The synonymity of Assam Laksa and Penang is under critical threat. Serious laksa aficionados will tell you that the true art of laksa-making is on the decline on the island. Previous haunts for the best laksa, ie. Penang Road, Gurney Drive, Gottlieb Road, are faltering, no longer quite cutting local laksa tastebuds, trained and brought up on only the best.
A smattering of the good ones remain. Shell Station laksa in Farlim, Air Itam is one of them.
For me, the merit of the laksa lies heavily on whether kembung (mackerel), the original type of fish for assam laksa or sardine fish, the latter-day, more convenient substitute, is used.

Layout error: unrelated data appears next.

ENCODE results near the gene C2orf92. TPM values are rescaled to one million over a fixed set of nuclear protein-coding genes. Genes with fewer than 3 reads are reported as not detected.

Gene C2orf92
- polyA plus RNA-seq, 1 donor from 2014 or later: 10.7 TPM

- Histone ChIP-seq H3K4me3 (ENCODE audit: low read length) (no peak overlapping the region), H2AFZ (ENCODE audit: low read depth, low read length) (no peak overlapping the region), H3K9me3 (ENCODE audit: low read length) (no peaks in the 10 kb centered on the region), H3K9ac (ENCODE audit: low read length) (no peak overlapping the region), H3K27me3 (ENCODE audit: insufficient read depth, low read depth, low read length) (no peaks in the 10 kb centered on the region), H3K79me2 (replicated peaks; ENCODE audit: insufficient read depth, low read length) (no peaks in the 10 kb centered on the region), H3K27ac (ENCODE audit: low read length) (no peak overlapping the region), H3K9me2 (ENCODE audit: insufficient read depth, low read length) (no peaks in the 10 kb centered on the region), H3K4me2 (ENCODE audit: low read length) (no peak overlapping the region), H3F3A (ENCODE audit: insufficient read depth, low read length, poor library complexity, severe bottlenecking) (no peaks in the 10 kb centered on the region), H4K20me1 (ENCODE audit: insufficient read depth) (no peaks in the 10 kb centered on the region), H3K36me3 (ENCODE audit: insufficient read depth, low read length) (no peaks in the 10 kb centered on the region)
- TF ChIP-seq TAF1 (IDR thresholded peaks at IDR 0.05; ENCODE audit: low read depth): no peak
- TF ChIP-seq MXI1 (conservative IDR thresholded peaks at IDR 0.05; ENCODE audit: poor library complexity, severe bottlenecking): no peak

Shell Station is a kembung purist, and you really don't find too many of those around anymore.
A standard bowl of Shell Station laksa comes with sliced fish balls, which I can frankly do without. However, the soup, thick and mysteriously murky, implores urgently and quietens the cynic in me immediately, commanding a downpour of sweat and island-style humility.
Unlike the traditional recipe calling for the fish to be flaked, Shell Station's laksa merely debones its kembung whole and leaves the flesh of the meat and skin intact. It may not be everyone's cup of tea, but I don't mind it as much, even though I decide that I still prefer mine flaked.
Crispy spring rolls, great for dipping into the soup of champions.